Feel like I'm coming down with something. Overloaded my morning green smoothie with vitamin C.

Caught up and have a relatively easy day in class. At least there's that. I hate getting sick. Hope I can fend this one off.

Relax the morning, listen to audio book, and go in around two.

Wednesday, May 11, 2011

National Jukebox LOC.gov

National Jukebox LOC.gov

Audio from the Library of Congress. Incredible resource.

Greene and Durrenmatt

Greene
Having recently finished outstanding audio books by my favorite novelist and my favorite playwright, Graham Greene's The Human Factor read by Tim Piggot-Smith and Friedrich Durrenmatt"s The Physicists performed by L.A. Theatre Works, I am reminded of a storytelling gift they share: they can infuse gripping suspense-driven stories with layers of rich characterization and twists of plot, putting stories under the lens of complex social and political issues. Their stories are timeless because the issues are timeless. Though sharing plot interests with popular genre lit, these stories leave them in the dust with their richness and complexity. Each story ends darkly, not happily, the protagonists "sad but wiser" (to use David Mamet's term for such endings).

Durrenmatt
These stories are especially effective as audio. Tim Piggot-Smith's reading is dramatic and nuanced, like an actor playing all the parts of a play. The Durrenmatt play was recorded from a live performance. Each audio book is gripping -- and each is delivered by audio slower than if read, which gives more time for the richness and artistry to sink in and be appreciated. I give each audio book the highest recommendation. I'm sure I will listen to each again in the future.

Tuesday, May 10, 2011

Gielgud as Hamlet

Started a 1941 radio broadcast of Hamlet, unabridged, with John Gielgud in the lead role. Quite good -- act one is as far as I've gotten. Going to study Hamlet in some depth as part of a complex future project I may tackle. The study comes first, and we'll see what comes of it. Among other things, I am rereading one of the more influential books I've read, which was assigned in a graduate course, Morris Weitz's Hamlet and the Philosophy of Literary Criticism, which became a sort of bible in my thinking about such matters. I may pick up the Burton Hamlet on audio as well and watch some of the films over the years. My story is going to be set during rehearsals of a college production of the play.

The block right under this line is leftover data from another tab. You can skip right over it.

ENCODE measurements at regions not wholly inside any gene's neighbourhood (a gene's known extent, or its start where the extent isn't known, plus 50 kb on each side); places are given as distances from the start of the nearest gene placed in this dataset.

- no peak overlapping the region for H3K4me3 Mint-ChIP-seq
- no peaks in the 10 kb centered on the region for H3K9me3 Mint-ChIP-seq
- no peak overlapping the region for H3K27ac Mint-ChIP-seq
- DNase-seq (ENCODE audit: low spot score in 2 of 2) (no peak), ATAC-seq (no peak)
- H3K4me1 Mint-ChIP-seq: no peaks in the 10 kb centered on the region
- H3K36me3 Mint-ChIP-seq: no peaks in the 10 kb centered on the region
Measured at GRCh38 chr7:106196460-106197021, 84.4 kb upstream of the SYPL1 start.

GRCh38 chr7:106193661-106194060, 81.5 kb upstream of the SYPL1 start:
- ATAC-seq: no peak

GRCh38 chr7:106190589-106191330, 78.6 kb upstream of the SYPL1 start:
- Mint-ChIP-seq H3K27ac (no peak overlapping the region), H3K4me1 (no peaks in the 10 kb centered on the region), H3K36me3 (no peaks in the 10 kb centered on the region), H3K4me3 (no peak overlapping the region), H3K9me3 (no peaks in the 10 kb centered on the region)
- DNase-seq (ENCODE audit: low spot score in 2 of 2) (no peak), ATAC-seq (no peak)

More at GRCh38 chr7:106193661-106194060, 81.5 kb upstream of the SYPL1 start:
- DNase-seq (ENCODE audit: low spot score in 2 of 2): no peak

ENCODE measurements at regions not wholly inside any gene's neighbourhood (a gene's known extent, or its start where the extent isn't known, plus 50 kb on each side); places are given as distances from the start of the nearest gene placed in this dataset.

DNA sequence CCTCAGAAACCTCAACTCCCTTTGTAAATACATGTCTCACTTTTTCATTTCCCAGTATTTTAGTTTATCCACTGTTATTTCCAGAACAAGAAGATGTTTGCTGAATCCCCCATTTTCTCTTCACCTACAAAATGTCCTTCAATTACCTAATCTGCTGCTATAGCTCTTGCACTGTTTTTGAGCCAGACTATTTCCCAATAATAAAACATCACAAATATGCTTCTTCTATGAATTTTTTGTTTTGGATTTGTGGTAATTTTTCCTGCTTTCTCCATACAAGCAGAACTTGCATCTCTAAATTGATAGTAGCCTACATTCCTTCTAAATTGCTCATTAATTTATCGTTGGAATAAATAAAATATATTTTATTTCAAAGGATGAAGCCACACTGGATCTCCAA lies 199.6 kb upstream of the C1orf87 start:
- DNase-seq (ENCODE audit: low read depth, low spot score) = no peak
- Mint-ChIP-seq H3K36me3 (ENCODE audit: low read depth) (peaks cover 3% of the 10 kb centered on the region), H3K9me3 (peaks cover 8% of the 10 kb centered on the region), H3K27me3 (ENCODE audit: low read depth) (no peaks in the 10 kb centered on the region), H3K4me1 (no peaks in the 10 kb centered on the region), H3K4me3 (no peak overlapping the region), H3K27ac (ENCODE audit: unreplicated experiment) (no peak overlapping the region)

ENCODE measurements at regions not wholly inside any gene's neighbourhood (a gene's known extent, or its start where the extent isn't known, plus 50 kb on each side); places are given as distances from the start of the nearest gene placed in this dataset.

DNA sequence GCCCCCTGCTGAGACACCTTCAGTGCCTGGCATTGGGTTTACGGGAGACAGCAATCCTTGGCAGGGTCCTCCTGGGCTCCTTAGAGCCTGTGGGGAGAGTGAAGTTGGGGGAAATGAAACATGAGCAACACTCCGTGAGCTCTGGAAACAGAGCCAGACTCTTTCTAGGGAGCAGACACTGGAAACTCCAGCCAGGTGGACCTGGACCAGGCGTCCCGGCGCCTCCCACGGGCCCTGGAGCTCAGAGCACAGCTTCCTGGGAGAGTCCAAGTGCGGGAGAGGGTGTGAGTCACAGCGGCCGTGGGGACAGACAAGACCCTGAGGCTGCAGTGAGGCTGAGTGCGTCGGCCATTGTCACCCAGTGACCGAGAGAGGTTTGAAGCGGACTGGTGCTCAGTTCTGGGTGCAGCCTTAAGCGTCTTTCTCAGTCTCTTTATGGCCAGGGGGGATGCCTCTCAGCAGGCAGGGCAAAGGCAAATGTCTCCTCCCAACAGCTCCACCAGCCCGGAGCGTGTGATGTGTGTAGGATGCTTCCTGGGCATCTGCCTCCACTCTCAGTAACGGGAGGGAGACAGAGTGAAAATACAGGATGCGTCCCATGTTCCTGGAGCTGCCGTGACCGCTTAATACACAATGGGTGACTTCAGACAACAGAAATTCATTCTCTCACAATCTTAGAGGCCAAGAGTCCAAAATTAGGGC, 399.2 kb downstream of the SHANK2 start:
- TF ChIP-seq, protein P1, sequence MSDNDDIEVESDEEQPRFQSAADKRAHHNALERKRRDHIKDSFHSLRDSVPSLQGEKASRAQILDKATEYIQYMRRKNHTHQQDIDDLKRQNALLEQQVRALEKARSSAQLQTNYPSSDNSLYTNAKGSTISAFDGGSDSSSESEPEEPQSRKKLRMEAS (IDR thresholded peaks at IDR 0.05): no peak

The Greene novel is very intense now. It was hard to put down to come to the university.

Innocence & Desire

video

Around the clubhouse turn ...

We'll play The Movie Game in class today. I provide a story idea and 4-person teams compete to structure the best movie from it. It's mainly a lesson in the advantages and disadvantages of creative collaboration.

In the last month of school now. Ever onward.

Monday, May 09, 2011

The unfettered mind

Out of nowhere an idea came to me that I like a lot. It's complex, a context for a story, probably a novel or even a play within a novel. I am determined not to let it "take over" as ideas are prone to do, to continue my summer plans and develop this back burner in all its complexities, maybe my fall project or 2012 project. But I like what I see of it thus far a lot because it layers many of my usual concerns in a new way. And it would take considerable research/reading to do it right, which I can begin any time.

Been a while since my mind flirted with a dramatic structure this complex.

Recently viewed: Rabbit Hole

This is a finely crafted moving film, a drama of family tragedy, a genre you see too little of in recent years. What impressed me most is that it's based on a stage play, I learn today, but the film was successfully translated so this was not apparent to me when I watched it last night. The film wasn't "talky," as movies based on plays often are. Instead visual storytelling was the prominent dramatic tool and with great success. Nicole Kidman is brilliant -- but then she often is. I'd consider teaching this if the screenplay were published. One thing bothered me a tad, though: the ending felt like the ending of Monster/s Ball and duplicated the ending gesture of The Kids Are All Right, which almost suggested moments like this are becoming a cliche in film. Join hands and go on. A small thing but a new gesture would have been nice.